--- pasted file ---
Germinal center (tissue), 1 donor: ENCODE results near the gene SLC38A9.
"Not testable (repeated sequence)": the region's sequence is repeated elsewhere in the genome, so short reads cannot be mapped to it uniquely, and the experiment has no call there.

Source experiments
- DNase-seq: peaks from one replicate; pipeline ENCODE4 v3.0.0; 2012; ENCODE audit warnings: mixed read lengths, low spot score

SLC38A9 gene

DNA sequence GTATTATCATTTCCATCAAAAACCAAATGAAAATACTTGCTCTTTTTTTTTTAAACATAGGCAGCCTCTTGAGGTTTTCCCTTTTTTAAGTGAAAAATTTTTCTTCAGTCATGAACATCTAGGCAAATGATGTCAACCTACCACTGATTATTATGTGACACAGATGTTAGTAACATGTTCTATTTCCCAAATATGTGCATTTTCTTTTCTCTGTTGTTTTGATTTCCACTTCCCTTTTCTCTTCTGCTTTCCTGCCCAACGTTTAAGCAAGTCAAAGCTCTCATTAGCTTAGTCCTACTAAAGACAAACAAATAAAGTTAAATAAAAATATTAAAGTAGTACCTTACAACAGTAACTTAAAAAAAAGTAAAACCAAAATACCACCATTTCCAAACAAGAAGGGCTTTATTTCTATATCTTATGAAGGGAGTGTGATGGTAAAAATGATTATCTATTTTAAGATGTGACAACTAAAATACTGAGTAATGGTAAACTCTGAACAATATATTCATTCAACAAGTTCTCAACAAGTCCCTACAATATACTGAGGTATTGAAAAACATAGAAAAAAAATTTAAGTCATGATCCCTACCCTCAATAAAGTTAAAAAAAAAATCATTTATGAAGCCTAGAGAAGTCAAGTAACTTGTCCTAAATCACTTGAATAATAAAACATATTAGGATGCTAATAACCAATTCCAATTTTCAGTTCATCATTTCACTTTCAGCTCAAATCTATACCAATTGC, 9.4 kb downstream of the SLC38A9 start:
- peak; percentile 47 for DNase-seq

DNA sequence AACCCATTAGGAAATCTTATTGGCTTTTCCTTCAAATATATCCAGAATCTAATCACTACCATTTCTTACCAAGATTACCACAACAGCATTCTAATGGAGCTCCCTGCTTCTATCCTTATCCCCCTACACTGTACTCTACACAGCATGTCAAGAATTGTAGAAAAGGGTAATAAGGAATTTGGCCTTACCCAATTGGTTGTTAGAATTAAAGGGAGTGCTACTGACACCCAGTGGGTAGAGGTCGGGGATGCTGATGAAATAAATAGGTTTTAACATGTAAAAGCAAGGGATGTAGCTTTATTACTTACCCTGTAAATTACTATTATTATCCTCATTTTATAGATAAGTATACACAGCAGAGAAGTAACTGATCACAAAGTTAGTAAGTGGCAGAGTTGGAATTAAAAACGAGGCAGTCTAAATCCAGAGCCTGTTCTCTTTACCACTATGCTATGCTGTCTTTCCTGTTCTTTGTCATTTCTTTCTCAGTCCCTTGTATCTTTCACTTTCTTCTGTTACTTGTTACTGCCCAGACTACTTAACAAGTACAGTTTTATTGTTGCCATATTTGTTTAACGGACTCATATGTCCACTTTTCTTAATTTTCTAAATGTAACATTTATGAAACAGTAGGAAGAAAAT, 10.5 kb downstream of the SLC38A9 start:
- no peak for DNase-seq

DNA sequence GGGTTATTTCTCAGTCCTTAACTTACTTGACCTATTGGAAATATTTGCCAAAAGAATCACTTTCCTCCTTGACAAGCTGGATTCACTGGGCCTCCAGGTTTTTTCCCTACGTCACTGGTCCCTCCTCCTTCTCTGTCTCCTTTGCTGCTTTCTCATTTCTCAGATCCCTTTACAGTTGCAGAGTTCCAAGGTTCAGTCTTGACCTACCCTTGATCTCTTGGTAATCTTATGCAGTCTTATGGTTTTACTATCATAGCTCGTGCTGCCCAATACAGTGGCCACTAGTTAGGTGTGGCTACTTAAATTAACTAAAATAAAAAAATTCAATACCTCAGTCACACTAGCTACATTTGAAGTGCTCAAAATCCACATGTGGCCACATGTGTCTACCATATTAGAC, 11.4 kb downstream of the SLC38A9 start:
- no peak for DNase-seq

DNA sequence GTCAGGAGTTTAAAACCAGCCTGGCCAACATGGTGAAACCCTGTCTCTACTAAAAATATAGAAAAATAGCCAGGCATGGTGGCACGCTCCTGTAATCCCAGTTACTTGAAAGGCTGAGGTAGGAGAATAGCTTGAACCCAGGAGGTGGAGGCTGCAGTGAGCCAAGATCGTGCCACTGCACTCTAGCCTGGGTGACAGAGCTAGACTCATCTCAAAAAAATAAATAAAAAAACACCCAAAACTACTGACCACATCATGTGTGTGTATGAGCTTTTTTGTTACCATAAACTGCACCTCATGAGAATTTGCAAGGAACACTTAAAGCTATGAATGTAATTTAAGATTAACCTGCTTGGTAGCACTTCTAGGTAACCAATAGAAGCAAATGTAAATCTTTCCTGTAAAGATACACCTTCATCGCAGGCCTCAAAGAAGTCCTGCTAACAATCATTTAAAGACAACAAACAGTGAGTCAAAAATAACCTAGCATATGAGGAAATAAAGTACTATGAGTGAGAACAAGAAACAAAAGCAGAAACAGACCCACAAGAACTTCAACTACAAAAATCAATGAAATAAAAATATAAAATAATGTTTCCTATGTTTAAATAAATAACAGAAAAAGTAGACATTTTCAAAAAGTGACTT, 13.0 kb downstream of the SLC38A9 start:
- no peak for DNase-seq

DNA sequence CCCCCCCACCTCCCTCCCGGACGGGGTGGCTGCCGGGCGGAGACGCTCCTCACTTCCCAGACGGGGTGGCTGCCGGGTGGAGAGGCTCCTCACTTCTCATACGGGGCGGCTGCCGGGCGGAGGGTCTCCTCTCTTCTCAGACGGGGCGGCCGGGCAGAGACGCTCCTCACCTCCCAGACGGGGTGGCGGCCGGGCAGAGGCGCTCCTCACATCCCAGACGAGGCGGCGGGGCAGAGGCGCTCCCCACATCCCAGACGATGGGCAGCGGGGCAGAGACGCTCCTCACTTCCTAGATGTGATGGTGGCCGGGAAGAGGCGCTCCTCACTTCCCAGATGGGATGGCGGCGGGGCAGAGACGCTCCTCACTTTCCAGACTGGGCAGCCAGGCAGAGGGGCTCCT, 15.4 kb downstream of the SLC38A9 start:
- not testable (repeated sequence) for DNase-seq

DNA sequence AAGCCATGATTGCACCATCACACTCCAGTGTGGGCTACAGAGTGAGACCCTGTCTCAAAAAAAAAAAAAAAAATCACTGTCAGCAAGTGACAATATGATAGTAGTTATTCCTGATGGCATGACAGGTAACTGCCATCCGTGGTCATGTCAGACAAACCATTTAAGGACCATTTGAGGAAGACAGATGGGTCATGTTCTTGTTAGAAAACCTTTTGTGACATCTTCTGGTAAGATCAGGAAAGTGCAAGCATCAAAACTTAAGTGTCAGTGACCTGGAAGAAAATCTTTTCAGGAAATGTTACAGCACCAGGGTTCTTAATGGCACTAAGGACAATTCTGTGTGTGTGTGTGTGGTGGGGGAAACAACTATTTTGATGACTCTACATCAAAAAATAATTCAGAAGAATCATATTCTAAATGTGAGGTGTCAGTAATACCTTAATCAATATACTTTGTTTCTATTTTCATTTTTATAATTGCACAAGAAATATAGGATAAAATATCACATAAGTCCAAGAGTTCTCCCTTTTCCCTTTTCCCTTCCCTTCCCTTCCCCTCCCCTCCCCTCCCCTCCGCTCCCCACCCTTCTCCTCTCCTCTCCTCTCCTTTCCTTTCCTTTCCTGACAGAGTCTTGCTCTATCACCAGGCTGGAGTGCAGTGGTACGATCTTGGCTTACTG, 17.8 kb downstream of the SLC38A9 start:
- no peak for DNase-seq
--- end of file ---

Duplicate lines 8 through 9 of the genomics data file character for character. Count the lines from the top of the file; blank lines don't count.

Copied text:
DNA sequence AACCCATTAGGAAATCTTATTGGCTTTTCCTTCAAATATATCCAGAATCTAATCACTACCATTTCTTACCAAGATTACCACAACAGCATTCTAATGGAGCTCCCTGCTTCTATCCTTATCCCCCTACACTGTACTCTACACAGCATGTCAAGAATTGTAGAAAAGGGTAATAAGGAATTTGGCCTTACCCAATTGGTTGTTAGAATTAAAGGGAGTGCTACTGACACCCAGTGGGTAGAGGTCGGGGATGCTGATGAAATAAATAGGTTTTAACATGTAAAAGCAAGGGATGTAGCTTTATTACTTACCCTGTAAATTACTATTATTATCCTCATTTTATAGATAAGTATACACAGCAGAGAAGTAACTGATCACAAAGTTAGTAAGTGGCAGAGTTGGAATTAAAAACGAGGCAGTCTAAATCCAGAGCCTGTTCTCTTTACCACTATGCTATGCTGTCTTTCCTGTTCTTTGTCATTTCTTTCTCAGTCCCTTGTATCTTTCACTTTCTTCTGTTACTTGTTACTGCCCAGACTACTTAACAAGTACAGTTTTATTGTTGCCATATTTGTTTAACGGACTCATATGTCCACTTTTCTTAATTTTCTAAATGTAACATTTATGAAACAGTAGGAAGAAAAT, 10.5 kb downstream of the SLC38A9 start:
- no peak for DNase-seq